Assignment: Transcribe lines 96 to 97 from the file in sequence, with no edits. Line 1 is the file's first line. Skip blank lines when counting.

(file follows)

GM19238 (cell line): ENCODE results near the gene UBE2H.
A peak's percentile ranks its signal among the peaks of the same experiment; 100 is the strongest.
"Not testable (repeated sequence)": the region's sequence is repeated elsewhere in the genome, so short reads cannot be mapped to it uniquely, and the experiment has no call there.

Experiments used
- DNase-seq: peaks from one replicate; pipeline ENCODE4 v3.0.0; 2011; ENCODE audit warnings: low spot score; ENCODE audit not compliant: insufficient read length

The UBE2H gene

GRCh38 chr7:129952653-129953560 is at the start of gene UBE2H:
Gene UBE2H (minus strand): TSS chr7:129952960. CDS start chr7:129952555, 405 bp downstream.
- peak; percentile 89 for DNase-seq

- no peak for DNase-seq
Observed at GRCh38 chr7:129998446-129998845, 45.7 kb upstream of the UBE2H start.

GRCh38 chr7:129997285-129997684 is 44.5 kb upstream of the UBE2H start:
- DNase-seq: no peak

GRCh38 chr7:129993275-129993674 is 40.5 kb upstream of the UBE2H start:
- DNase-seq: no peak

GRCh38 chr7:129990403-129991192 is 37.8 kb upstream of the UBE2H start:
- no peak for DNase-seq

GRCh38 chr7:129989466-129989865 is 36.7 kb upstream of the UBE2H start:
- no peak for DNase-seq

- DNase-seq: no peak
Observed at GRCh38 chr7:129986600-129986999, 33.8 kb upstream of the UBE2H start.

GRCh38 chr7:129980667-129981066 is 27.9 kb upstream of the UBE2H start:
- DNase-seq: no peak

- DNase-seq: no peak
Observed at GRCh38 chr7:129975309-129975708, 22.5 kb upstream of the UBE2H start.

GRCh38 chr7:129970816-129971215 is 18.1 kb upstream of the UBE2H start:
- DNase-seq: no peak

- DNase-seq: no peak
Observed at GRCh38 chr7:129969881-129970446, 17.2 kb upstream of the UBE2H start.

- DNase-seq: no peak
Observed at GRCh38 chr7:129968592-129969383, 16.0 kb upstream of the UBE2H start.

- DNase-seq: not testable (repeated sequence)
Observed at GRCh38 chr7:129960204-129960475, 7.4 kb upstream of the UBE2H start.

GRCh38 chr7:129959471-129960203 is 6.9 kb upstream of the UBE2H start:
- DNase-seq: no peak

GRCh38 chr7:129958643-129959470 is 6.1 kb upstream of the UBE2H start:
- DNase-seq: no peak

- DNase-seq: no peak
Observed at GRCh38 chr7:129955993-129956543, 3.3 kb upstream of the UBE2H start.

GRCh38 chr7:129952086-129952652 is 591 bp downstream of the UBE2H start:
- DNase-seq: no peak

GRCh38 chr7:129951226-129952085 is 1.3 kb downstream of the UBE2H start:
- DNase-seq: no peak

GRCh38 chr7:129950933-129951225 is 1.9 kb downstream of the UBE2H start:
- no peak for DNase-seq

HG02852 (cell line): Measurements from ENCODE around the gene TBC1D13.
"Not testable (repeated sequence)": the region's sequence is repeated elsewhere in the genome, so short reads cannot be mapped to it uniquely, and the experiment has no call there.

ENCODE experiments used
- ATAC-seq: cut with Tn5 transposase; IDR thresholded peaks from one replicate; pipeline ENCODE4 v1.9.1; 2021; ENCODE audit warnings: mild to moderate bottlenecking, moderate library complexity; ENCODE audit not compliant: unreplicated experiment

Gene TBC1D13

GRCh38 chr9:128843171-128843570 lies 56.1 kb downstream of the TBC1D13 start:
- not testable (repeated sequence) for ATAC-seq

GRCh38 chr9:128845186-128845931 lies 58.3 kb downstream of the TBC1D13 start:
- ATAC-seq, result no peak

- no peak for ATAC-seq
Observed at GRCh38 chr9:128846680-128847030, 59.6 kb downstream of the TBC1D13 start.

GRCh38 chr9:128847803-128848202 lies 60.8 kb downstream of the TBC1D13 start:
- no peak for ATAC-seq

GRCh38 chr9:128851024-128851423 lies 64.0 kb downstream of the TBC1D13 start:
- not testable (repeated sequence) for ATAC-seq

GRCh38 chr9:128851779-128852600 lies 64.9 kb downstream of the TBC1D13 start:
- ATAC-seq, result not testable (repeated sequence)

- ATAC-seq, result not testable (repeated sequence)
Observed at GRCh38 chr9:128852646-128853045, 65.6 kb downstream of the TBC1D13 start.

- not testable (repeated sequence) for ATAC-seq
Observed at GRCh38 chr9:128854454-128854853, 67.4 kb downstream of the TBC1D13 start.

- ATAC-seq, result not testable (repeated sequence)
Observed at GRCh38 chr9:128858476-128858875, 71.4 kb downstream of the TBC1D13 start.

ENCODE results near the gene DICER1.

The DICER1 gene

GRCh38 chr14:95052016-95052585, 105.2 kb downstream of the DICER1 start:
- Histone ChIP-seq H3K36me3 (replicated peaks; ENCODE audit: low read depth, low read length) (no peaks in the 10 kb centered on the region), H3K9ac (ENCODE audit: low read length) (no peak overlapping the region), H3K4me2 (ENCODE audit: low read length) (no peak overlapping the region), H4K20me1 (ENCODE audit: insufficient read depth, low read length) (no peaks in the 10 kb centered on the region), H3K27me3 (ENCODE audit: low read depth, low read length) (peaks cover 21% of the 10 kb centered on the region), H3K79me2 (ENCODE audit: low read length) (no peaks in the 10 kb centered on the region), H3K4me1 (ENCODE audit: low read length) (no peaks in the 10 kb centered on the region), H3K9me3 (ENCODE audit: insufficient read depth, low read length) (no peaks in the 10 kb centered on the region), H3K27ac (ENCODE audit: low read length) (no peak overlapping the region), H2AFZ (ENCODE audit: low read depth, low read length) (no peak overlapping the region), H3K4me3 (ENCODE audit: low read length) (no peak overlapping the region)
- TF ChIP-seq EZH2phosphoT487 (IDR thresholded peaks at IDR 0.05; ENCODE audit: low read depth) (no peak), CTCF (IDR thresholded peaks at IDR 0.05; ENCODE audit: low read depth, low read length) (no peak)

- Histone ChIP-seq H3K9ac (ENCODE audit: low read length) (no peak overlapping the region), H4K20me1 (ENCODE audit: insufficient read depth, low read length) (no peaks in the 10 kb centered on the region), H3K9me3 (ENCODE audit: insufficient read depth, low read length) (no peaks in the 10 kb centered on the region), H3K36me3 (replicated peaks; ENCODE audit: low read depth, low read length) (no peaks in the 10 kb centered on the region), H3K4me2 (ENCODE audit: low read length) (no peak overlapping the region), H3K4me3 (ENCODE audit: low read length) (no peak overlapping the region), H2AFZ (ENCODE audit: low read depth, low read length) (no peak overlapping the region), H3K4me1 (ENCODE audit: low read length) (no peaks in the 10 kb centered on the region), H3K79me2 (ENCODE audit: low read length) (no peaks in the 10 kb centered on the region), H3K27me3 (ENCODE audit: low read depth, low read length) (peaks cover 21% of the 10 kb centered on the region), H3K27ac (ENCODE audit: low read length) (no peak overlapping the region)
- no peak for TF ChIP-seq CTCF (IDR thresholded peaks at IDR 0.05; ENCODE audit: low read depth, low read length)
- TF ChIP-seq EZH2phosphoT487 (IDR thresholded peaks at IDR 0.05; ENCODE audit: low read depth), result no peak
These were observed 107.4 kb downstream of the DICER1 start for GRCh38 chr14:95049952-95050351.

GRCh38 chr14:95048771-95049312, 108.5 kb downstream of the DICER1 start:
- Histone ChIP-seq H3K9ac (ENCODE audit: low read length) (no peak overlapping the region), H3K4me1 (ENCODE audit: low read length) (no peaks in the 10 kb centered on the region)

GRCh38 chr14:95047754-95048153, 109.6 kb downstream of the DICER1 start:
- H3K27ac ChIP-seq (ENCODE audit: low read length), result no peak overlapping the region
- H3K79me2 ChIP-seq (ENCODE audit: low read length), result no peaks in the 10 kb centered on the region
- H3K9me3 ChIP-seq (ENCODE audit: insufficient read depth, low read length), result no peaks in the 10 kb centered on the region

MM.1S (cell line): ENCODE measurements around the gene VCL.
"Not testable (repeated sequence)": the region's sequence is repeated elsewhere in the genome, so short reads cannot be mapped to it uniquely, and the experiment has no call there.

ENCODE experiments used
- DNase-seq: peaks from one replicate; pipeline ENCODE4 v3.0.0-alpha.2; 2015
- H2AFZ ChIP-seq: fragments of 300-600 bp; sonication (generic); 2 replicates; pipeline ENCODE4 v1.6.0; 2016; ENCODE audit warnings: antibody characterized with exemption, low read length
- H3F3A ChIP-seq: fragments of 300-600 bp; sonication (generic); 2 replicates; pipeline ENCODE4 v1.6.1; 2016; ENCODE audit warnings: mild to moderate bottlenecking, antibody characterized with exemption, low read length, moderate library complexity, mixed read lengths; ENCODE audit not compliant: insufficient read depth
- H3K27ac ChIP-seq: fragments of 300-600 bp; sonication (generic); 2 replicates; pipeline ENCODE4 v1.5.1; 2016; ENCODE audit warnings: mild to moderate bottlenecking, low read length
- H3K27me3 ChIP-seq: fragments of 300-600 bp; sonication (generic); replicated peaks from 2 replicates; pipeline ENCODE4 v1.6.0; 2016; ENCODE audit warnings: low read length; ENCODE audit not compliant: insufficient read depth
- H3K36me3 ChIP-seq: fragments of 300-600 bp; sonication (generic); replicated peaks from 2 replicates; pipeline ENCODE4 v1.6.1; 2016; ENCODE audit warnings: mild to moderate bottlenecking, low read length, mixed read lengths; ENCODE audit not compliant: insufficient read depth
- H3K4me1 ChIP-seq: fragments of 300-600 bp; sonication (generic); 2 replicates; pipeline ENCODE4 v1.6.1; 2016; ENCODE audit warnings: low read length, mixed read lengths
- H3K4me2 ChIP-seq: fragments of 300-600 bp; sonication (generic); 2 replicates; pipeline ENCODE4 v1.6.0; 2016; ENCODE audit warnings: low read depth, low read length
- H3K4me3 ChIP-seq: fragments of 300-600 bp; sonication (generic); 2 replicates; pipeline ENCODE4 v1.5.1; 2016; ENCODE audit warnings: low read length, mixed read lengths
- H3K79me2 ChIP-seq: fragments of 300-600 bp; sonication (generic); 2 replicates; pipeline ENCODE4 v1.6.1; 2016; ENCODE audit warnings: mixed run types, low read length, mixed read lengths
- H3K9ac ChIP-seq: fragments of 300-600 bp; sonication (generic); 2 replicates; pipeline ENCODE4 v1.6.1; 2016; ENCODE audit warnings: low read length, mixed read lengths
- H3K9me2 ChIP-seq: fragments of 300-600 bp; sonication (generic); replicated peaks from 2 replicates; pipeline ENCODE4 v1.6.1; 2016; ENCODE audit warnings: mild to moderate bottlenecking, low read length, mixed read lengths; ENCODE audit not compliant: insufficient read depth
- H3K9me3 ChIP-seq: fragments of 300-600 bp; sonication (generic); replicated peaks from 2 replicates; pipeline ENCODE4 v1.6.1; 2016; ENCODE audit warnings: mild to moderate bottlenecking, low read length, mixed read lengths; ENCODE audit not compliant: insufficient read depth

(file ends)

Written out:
- H3K79me2 ChIP-seq: fragments of 300-600 bp; sonication (generic); 2 replicates; pipeline ENCODE4 v1.6.1; 2016; ENCODE audit warnings: mixed run types, low read length, mixed read lengths
- H3K9ac ChIP-seq: fragments of 300-600 bp; sonication (generic); 2 replicates; pipeline ENCODE4 v1.6.1; 2016; ENCODE audit warnings: low read length, mixed read lengths